‘Carlos’ is a 1974 Super Beetle, four speed, with a stock 1600cc carbureted engine.


I purchased Carlos soon after completing my work on Gracie, the 1965 Sunroof Beetle. I found her on Craigslist, and the purchase price was decent ($2700 USD). She ran OK, although she coughed a bit. The main issue was the large amount of rust. It extended through all the fenders, especially where they connected to the side panels. The right front fender was stoved-in, probably from a mild front end collision. Her insides were in rough shape; seats roached, dashboard cracked and carpets filthy.


On the good side, she had had her brakes redone by the seller (who worked at a brake garage facility) and she was an interesting design choice: The paint was ‘Sahara Beige’ and the interior upholstery was brown (rather uncommon given that almost all VW upholstery in the ’70s era were black) so it made for a kind of interesting curb appeal.


Carlos need all four fenders replaced, plus the quarter panels (front and back) had to be rebuilt with welded patches that contained ‘captured nuts’ to allow the fenders to be attached to. These requirements set my on my odyssey into welding, which has been a new source of enjoyment. I also sprayed these fenders myself using a part urethane and a ‘tornado type’ spray painter. Sadly the replacement fenders came in with a few dents, but I’ve since learned that this is fairly standard procedure. These must be a bear to pack and ship.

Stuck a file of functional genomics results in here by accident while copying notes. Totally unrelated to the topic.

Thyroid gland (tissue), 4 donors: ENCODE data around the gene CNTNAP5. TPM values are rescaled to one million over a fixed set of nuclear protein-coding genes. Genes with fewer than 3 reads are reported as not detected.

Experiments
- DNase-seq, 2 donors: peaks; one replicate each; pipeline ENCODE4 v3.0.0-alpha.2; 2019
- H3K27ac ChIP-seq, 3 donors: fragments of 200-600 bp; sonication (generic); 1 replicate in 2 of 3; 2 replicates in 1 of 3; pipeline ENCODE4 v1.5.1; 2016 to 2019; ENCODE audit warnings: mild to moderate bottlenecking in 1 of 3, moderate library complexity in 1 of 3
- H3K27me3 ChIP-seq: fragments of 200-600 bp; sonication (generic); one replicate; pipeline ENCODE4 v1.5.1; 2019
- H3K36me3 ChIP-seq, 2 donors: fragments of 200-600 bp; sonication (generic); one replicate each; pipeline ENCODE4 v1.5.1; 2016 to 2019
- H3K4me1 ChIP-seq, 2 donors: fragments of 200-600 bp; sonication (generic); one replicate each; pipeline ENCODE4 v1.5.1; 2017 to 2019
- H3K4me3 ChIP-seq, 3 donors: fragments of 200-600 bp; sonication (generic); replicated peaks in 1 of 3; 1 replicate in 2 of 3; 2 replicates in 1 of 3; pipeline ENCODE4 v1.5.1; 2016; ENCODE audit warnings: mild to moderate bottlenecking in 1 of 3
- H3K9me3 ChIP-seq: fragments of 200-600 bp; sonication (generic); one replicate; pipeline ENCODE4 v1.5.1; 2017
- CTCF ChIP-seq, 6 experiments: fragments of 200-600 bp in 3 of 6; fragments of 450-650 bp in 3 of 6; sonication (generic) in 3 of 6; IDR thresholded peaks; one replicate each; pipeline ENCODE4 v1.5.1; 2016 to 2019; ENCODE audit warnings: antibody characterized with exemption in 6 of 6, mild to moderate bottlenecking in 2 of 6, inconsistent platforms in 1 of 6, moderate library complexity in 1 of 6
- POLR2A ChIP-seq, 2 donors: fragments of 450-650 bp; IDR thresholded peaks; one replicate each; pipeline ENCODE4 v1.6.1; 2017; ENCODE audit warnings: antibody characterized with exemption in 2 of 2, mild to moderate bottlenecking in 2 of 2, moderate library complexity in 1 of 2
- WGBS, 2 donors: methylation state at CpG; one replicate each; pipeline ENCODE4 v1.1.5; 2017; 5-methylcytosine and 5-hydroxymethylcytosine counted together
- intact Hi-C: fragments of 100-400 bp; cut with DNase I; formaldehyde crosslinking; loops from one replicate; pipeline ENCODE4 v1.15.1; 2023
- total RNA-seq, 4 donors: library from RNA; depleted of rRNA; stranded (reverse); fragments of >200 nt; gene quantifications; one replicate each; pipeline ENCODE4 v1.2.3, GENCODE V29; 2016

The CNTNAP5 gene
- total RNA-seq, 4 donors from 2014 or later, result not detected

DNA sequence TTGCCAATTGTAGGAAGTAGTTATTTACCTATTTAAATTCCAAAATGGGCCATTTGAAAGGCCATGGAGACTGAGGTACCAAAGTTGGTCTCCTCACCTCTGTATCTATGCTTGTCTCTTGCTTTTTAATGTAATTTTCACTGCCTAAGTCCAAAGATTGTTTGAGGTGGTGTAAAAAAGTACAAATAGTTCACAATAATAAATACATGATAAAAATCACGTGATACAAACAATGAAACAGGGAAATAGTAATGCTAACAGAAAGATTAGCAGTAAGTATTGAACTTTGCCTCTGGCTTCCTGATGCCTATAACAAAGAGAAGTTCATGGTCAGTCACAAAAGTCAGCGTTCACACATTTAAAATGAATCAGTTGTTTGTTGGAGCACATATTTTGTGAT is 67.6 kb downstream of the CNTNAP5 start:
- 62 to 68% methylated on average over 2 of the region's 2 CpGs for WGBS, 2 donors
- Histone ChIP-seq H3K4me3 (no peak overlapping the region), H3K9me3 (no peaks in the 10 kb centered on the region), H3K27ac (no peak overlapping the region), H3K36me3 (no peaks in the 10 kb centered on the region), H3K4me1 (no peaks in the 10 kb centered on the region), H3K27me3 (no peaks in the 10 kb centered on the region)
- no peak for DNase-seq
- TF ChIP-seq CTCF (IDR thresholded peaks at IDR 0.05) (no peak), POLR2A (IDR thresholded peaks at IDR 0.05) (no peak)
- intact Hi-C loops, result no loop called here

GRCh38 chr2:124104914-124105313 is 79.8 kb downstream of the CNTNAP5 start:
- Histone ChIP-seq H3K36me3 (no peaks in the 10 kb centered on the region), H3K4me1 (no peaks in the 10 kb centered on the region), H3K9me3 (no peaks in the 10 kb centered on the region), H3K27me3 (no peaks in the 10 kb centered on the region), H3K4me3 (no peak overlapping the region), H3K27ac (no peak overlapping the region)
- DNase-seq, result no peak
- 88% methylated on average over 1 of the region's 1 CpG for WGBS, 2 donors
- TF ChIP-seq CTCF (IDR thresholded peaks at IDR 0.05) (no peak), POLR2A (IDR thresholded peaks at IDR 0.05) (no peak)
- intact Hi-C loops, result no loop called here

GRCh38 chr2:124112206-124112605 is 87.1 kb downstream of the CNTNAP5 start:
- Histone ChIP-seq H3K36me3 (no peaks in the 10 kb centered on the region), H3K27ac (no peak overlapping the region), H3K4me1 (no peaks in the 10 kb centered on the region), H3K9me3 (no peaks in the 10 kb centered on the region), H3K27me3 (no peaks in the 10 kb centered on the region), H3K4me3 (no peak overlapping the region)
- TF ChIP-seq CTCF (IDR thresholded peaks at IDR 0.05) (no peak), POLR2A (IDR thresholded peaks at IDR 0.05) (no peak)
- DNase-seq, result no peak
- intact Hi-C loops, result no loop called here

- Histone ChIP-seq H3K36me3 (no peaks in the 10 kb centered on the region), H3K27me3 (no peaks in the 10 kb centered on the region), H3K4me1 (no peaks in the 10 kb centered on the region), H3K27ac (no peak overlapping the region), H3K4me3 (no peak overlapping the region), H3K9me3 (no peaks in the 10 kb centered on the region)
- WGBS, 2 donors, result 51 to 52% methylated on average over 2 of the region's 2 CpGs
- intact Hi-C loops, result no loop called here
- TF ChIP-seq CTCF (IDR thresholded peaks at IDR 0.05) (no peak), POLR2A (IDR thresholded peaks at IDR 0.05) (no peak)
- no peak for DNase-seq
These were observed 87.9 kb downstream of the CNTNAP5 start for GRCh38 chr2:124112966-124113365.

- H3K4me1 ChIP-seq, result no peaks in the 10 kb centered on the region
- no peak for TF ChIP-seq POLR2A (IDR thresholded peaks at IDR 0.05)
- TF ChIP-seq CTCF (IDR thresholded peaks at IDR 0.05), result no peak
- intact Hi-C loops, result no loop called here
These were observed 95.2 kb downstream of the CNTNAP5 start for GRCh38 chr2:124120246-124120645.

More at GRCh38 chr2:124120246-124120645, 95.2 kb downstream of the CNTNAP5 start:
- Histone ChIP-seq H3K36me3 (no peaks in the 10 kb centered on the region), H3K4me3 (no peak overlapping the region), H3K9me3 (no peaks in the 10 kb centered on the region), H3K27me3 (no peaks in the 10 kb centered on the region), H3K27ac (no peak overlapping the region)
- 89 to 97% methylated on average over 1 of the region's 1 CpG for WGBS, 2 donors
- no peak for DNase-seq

Carlos received new window rubber, and replacement upholstery covering, also in beige. The coughing and rough idling were corrected by rebuilding the carburetor and addressing a few places where vacuum to the intake manifold was compromised.


Renovating ’70s era VWs have pros and cons. The cars were at the peak of their design, so they are among the easiest to work on and find parts for. The engines are robust and reliable. The down side is that their resale value often will not cover the cost of extensive renovation. I had to be very careful with Carlos so as to not over build the car past what I could recoup in resale value (and this does not include one minute of labor time). This fact was never more true than when I began work on Syd, the 1979 convertible rust bucket. However in Syd’s case, the condition was so bad (and the purchase price so reasonable) that she could be used as a teaching tool for the much more critical restoration to come on Wolfgang.


Carlos is fun to drive, and looks great from about ten feet, good from about five.


STATUS: Restoration more or less complete; upholstery remains to be completed

AVAILABILITY:  Carlos is available for sale.